A new study led by Dr William Tigbe at WMS shows further evidence for the view that spending too much time sitting down is bad for our health and our waistline.
Researchers at WMS have opened a window of opportunity for physiotherapists to influence future investigations into fragility fractures in people over 60.
Removal of ovaries during hysterectomy linked to increase in heart disease, cancer and premature death
A study led by WMS has found a link between the removal of ovaries during hysterectomy and an increase in heart disease, cancer and premature death.
Professor Sudhesh Kumar, Dean of WMS, has been made a Non Exec Director on the Board of NHS Digital.
£750,000 awarded to UHCW to support research along with prestigious Clinical Research Facility status
UHCW NHS Trust has been awarded prestigious ‘Clinical Research Facility’ status by the National Institute for Health Research (NIHR), with the NIHR providing £750,000 over the next five years to support research.
A University Hospital midwifery team at the forefront of research into miscarriages has been shortlisted for a prestigious national prize.
The Tommy’s@UHCW team have been shortlisted for the Lansinoh Team of the Year Award at the Royal College of Midwives Annual Midwifery Awards.
New, less invasive forms of hysterectomy carry a risk of complications that should be discussed with patients before surgery, according to the author of a landmark study that analysed 32,000 operations in three countries.
University Hospitals Coventry and Warwickshire NHS Trust (UHCW) has been shortlisted for a regional innovation award.
Congratulations to Gay Fagan, Principal Teaching Fellow at WMS, who received a WATE (Warwick Award for Teaching Excellence) commendee award in a ceremony on 12 January.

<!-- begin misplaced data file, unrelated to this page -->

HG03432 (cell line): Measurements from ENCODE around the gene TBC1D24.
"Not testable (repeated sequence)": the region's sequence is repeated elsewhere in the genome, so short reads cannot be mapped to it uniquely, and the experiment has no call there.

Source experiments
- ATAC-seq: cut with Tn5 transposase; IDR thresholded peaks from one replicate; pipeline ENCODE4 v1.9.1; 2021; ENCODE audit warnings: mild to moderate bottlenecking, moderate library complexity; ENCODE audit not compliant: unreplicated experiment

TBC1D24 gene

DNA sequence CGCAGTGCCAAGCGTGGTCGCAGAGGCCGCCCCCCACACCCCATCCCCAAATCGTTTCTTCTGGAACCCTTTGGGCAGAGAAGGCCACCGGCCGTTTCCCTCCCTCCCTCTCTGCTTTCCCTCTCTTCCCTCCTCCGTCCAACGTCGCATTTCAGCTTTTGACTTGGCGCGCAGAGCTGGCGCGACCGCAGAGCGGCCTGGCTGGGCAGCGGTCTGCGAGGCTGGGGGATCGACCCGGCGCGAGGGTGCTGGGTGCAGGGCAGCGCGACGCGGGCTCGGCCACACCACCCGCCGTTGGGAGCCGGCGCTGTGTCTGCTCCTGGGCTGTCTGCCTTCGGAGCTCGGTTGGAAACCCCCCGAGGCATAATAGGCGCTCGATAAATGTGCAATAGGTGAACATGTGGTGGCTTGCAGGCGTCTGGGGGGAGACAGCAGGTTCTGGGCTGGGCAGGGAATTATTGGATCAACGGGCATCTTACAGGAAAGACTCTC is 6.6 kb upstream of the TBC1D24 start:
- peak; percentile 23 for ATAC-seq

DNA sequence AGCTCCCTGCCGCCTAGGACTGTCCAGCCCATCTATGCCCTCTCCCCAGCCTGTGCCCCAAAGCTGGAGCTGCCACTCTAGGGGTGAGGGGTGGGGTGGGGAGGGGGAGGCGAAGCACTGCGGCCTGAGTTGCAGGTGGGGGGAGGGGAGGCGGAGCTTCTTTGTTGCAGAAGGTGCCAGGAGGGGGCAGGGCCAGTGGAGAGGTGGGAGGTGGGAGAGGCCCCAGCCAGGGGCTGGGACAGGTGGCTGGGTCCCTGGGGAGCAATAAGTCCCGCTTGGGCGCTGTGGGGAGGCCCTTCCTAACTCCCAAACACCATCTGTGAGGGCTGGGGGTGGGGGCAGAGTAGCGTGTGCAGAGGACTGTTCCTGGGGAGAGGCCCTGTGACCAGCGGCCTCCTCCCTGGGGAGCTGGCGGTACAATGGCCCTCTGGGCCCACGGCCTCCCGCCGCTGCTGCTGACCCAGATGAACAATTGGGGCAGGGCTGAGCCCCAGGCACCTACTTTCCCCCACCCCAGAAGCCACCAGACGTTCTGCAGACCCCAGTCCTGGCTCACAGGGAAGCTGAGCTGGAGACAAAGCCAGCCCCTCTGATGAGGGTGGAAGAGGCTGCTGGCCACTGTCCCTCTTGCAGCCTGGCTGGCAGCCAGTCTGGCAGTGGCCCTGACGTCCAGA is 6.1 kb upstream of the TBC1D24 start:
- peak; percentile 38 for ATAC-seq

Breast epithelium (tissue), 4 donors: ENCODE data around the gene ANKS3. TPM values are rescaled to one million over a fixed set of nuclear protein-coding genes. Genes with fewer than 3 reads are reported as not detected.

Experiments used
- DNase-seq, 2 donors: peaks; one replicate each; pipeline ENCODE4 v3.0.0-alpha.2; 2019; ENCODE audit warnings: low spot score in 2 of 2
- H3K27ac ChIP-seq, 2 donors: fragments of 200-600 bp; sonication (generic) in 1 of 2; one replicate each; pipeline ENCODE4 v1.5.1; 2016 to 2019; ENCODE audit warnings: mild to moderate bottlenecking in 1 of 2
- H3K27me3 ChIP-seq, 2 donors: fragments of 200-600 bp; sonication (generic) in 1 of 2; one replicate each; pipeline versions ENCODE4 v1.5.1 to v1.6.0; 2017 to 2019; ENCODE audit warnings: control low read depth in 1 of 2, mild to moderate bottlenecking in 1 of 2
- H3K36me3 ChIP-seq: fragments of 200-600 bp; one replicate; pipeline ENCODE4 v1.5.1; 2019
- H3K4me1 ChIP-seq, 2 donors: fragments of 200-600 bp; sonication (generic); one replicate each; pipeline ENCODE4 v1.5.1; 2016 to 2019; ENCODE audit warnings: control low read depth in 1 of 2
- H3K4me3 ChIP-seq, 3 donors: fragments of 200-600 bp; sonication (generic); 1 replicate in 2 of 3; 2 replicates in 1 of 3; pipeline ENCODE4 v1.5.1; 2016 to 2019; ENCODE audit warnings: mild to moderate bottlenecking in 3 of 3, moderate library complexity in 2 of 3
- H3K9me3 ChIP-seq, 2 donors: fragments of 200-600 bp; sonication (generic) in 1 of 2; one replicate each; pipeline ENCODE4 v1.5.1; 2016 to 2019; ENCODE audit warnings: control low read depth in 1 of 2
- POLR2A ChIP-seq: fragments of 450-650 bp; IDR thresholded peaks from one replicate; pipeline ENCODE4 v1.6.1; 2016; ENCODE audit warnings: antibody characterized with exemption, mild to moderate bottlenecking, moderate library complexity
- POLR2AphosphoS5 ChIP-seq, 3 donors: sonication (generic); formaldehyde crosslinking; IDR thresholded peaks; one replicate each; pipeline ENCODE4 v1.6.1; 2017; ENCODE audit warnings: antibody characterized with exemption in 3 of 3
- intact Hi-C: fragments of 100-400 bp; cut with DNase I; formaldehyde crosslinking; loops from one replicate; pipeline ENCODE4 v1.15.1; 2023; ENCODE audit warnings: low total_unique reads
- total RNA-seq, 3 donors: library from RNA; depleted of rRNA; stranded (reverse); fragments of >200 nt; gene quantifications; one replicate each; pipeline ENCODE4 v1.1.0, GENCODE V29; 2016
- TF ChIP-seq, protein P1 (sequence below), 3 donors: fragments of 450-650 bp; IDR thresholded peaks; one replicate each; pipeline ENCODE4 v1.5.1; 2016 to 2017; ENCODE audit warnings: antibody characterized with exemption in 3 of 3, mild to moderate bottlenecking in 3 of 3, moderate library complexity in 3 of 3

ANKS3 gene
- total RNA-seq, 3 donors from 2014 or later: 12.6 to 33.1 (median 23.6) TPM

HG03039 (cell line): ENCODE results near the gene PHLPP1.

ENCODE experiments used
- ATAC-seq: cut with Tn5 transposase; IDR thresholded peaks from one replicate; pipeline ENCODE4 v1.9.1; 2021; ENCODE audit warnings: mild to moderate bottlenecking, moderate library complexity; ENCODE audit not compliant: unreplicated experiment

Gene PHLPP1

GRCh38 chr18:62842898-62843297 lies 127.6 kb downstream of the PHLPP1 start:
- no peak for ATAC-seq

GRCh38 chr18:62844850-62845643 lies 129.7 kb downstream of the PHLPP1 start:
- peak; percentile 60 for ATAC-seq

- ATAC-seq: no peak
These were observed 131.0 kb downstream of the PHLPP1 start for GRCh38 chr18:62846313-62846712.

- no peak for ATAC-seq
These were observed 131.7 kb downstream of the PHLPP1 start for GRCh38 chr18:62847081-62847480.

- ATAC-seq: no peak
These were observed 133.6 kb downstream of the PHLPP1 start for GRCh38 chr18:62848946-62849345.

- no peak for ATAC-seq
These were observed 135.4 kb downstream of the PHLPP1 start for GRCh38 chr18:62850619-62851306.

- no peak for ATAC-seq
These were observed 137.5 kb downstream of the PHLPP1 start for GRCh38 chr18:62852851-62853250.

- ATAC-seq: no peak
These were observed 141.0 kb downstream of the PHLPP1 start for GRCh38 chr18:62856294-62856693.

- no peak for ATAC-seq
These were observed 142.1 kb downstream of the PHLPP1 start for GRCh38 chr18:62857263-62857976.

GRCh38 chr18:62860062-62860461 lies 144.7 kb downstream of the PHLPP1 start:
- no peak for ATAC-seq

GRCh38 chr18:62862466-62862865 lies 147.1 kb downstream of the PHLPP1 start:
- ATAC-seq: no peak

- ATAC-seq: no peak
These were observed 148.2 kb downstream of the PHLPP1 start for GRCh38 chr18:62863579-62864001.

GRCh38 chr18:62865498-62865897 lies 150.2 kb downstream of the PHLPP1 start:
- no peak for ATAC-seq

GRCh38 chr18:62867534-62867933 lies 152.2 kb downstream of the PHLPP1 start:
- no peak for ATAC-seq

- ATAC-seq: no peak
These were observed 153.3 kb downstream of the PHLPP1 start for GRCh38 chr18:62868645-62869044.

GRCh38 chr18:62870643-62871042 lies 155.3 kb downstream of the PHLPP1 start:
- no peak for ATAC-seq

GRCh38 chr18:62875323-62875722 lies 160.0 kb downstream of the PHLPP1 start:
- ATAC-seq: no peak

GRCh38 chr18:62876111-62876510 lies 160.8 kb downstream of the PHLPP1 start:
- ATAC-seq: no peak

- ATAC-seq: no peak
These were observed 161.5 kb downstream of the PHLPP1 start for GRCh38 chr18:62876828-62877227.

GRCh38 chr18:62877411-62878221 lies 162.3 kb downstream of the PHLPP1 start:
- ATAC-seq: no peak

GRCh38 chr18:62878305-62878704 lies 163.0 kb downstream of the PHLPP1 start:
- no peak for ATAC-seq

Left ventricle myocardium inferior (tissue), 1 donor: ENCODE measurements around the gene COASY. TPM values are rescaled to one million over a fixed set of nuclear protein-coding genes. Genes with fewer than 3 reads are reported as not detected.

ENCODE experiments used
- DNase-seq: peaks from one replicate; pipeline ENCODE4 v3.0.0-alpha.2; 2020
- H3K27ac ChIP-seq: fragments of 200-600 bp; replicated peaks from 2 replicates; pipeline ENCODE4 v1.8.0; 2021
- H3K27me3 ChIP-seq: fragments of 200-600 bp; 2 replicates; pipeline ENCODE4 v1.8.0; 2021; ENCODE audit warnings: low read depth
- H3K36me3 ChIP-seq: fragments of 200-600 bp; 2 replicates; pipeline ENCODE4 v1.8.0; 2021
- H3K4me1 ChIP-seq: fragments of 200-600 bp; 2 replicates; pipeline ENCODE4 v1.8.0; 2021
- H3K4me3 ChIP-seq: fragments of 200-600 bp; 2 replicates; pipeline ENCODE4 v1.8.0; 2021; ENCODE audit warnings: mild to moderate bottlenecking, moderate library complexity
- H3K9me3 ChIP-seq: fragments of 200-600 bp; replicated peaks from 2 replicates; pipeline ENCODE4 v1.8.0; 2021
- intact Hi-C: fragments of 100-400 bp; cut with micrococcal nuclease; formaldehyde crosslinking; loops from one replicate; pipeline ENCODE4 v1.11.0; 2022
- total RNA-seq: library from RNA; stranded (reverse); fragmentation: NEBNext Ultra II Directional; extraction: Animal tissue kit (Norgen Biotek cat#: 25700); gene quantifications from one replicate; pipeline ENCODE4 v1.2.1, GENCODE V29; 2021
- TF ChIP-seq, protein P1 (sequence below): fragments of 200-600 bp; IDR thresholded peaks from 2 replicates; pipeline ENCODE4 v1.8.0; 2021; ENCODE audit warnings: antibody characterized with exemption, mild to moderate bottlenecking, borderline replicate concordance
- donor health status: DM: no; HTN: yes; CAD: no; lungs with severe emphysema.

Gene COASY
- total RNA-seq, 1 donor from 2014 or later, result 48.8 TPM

Warwick Medical School has hosted two high-profile events on patient data management, bringing together policymakers and industry leaders from across Europe.
Warwick Medical School researchers are supporting a ground-breaking new study to investigate the effectiveness of giving patients blood products immediately after a major injury or trauma - before they reach hospital.
The 2016 MB ChB Prize Evening took place on 1 December, celebrating the fantastic work and achievements of our students, and recognising three members of staff nominated by our students for their excellent teaching.
Researchers from the Medical School are leading a study to explore ways of helping people with chronic pain back to work.
Prof Gavin Perkins has been published in NEJM for his paper on Levosimendan for the Prevention of Acute Organ Dysfunction in Sepsis. Levosimendan is a calcium-sensitizing drug with inotropic and other properties that may improve outcomes in patients with sepsis.
How is a Warwick Clinical Trial and Strictly Come Dancing connected?
Well done to the MAMMO 50 trial team who have successfully randomised 2500 patients. This target takes them to the halfway stage!
Councillor Michael Coker has chosen to make a donation of £3,000 to the University of Warwick’s Diabetes research groups and a similar amount of £3,000 to South Warwickshire Diabetes UK from his charitable fund.
The money has been raised over the last year through local events including a golf day at Kenilworth Golf Club.
It is all in the hips - professional golfers more likely to have different shaped hip joints to most of the population
Lack of success on the fairway may not be due to your swing – it could be your hips that are to blame.
New research from the University of Warwick has found that professional golfers are more likely to have different shaped right and left hips compared to the rest of us.
Nobel Prize winner Dr Randy Schekman has given the keynote speech at the opening of the latest addition to Warwick Medical School, University of Warwick.
Already it’s known that many deadly diseases that afflict humans were originally acquired through contact with animals. However new research from the University of Warwick shows that pathogens can also jump the species barrier to move from humans to animals.
Home cooked meals specifically designed for infants and young children, are not always better than commercially available baby foods. That’s suggested by research by the University of Warwick and the University of Aberdeen published online in the Archives of Disease in Childhood.
Research by two University of Warwick academics is being used to explain to the public how human bodies work.
An exhibition called ‘The Average Human’ is being funded by a Wellcome ‘People Award’ and the event draws on work by Professor Francesco Cappuccio and Dr Tom Barber of Warwick Medical School.
GPs think more needs to be done to improve the quality of end-of-life care in the community. That’s one of the insights gained from a survey of British GPs conducted by the University of Warwick and the Royal College of General Practitioners.